COMPUTER coding is becoming an essential skill moving forward. For children, the experience of learning how to code at a young age may be similar to how children from two decades ago were taught a different language in school to pair with English.
Coding may be complex, but what isn’t? These random bits of trivia should provide one with a fun idea of what it’s like to start young and succeed as a computer programmer.
Filipina-American Isabel Sieh wanted to join a club in school which tackled computer coding. When there wasn’t any back in 2013—she was 10—she formed her own club “Girls Will Code” (GWC). Now, GWC is a global community that empowers girls through programming and engineering.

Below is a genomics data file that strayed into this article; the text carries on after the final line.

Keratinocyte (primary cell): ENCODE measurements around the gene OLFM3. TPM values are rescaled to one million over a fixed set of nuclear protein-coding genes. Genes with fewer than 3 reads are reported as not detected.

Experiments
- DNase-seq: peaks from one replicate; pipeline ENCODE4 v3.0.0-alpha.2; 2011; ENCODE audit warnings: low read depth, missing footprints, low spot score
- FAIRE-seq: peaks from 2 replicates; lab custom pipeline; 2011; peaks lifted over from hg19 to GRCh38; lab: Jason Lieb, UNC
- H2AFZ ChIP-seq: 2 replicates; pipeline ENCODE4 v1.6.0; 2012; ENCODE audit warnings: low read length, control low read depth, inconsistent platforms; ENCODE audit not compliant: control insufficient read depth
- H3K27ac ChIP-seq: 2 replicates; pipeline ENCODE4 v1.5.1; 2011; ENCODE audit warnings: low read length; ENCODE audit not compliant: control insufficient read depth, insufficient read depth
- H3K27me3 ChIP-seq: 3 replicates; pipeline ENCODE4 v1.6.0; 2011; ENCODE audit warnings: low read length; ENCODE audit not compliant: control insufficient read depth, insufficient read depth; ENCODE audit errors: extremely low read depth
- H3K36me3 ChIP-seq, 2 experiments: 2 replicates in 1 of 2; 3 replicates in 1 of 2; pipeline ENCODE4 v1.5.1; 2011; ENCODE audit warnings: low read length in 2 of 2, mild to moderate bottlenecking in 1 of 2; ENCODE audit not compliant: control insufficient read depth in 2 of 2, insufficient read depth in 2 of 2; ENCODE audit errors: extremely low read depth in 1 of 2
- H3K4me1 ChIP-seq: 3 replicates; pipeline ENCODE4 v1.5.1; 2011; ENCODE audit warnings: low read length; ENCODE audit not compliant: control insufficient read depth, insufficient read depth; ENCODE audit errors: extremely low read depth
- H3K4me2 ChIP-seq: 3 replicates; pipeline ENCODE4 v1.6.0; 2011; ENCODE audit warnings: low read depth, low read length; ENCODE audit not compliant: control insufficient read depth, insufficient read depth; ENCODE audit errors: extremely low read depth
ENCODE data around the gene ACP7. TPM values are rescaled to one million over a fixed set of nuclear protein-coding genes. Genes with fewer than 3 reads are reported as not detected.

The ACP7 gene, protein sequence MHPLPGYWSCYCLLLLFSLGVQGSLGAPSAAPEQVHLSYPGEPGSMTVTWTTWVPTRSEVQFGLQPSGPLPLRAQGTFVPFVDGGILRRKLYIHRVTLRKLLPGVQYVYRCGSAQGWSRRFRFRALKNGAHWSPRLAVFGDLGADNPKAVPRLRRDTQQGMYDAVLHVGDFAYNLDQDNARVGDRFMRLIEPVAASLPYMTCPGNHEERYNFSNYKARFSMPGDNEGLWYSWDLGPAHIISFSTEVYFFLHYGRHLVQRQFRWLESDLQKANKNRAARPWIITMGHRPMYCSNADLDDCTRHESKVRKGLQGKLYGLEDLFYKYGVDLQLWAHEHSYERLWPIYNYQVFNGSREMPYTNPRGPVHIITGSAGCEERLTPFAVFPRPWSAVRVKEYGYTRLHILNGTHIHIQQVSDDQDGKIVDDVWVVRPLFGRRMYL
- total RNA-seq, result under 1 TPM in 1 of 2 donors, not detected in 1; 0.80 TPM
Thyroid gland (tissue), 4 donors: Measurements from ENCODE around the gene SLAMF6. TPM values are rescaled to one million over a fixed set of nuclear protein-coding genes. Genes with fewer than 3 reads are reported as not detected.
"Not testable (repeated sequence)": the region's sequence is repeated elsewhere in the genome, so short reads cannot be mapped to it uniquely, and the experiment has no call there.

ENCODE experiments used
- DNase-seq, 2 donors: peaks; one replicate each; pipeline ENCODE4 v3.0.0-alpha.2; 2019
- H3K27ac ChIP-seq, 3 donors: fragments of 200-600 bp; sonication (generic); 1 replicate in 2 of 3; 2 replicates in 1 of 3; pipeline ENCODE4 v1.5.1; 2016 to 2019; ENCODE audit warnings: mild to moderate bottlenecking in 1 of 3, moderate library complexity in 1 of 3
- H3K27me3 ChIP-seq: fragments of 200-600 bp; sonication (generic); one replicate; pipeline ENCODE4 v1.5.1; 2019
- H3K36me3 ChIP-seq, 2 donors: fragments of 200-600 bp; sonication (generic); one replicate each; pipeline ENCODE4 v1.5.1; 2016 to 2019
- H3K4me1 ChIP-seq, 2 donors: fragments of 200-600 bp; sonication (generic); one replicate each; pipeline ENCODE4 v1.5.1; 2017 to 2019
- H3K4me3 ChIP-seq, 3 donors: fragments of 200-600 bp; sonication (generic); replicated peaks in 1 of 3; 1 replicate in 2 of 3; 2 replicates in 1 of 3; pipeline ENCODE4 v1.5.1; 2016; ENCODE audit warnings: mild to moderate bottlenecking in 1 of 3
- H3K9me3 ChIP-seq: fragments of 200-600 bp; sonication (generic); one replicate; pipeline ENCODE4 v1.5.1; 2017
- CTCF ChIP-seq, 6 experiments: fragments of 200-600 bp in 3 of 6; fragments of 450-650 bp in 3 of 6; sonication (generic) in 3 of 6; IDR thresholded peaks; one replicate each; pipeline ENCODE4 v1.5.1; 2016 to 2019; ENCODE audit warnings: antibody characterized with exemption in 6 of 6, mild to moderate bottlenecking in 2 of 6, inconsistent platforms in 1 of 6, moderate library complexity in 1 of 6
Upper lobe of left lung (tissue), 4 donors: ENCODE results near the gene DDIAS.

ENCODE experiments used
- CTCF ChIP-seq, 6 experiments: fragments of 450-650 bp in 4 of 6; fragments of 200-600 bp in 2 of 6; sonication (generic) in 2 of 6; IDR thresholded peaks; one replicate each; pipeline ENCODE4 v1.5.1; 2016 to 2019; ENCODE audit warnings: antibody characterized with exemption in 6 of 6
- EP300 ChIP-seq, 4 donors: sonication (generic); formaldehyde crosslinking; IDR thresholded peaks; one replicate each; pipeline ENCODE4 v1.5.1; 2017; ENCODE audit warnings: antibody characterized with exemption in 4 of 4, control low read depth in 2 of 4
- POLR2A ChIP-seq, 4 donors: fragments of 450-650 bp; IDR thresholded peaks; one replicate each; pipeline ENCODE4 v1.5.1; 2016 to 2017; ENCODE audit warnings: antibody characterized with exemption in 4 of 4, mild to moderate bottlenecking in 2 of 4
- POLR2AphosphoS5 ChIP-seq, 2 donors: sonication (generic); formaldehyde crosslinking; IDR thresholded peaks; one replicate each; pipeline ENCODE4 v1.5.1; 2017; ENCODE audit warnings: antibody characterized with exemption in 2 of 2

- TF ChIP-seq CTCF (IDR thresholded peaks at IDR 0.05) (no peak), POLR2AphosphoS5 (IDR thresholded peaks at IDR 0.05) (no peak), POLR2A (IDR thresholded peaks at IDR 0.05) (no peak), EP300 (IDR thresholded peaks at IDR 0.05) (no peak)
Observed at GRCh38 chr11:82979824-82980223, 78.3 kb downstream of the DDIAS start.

Ada Lovelace is considered the world’s first computer programmer. What’s amazing is that she wrote and published a paper on how “codes” could help machines work in the 19th century—about a hundred years even before the first computer was built.
The Guinness World Record for “youngest programmer in the world” belongs to Kautilya Katariya. Kautilya was only six years old when he earned his professional certifications from IBM for Python (coding language) and AI (artificial intelligence).
Tanmay Bakshi is one of the most popular programmers on YouTube. Aside from posting coding lessons on his channel, he is also a software developer, author and resource speaker. He started programming when he was five, and designed his first app three years later.
Microsoft, Tesla and Facebook? Ever heard of these brands? Bill Gates started to code when he was 13. Elon Musk started to code when he was 10. Mark Zuckerberg started coding when he was eight. Currently, these three combine for a net worth of $412.5 billion.